RH: Not at all! It’s all great stuff. It’s really good to know that a lot of these changes have gone back to Bordogni’s original intention.
AR: A lot of them were. And the arbitrary ones like removing grace notes and extending phrases are things that just seem to make more sense. I did it from a trombone point of view.
RH: So a question for you about the layout of the book: I noticed that a lot of etudes have better page turns, but a lot of them still have bad page turns. Did you have anything to say about the layout or was it all dictated by Carl Fisher?
AR: That was a big thing with the editor. He wanted to get the page turns right. So tell me where it’s not right.
RH: Any of the ones that have the same etude on more than one page spread. Like Number 28 in the new book. Sure, there’s a half rest at the end of the page but the etude still has a page turn.
AR: No, you have two beats to turn the page so it’s fine.
RH: So you didn’t need every etude to be on the same spread as long as there’s time to turn the page?
AR: Yes. That’s what [the editor] tried to do. Play, turn, continue. It’s like playing in the orchestra. You make quick page turns all the time. We did have a little bit of a conflict, though, because he said, “can’t we change the order of these etudes so that I can give a better page turn?” And I said, “no, absolutely not!” Because people have been teaching out of this book for decades, and they don’t want to suddenly see Number 14 coming after Number 30. So we didn’t change the order, and he did the best he could with it. I told him if need be, space something out a little more so you get a couple beats of rest. And he did. He did a nice job on that.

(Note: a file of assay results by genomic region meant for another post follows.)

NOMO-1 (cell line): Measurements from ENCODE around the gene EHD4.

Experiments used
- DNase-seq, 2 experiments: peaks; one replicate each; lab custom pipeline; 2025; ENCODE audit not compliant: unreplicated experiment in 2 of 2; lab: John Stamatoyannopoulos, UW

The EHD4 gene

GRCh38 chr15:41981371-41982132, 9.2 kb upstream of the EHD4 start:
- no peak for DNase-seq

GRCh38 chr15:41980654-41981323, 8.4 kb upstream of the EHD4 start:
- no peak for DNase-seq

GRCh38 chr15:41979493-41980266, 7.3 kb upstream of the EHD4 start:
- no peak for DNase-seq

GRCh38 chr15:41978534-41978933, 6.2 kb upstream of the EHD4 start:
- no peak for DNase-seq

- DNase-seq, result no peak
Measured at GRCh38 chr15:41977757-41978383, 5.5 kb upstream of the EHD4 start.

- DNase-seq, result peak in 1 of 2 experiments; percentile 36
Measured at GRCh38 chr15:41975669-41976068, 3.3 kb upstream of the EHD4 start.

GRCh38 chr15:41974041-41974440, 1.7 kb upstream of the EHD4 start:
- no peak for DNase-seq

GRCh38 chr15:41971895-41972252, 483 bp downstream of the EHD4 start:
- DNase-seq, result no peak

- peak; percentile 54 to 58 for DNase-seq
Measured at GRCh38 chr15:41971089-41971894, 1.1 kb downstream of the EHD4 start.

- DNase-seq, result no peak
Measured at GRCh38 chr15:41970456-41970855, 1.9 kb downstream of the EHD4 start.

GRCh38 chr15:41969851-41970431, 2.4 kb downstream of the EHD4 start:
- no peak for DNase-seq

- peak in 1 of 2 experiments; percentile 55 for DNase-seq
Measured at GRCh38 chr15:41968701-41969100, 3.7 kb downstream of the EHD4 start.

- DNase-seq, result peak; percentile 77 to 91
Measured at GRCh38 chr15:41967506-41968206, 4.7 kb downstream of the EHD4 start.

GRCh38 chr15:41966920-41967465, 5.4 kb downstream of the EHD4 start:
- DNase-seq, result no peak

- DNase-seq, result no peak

RH: That makes total sense. Now what about the physical book? I noticed that in the old book it’s all stapled together and the cover would come off after a few years. It was always a badge of honor to wear the cover off your Bordogni book! This new book has a new binding. Is that the way they do all their books now or did you tell them specifically to make it more durable?
AR: No, I had nothing to do with that. Larry Clark is the editor in chief, and he told me that they have a new binding. It makes it easier to keep the book open, it’ll turn pages easier, and it’ll last longer.
RH: Sure, I had noticed it was different so I’m interested in anything that was deliberate vs. things that were done merely as a default practice of the publisher. That’s all I had to ask about. If you have any final thoughts I’d be happy to get those.
AR: Well, I could go on forever! I’m serious about the trombone and about music. But I don’t want to take up your day either. So we can leave it for another time!
Ross Holcombe is the principal trombonist of the Spokane Symphony Orchestra. He also holds the position of 2nd/associate principal trombonist of the Vermont Symphony Orchestra in addition to his duties as instructor of trombone and low brass at Eastern Washington, Gonzaga, and Whitworth Universities. More information about Ross Holcombe can be found on his website at www.RossHolcombe.com.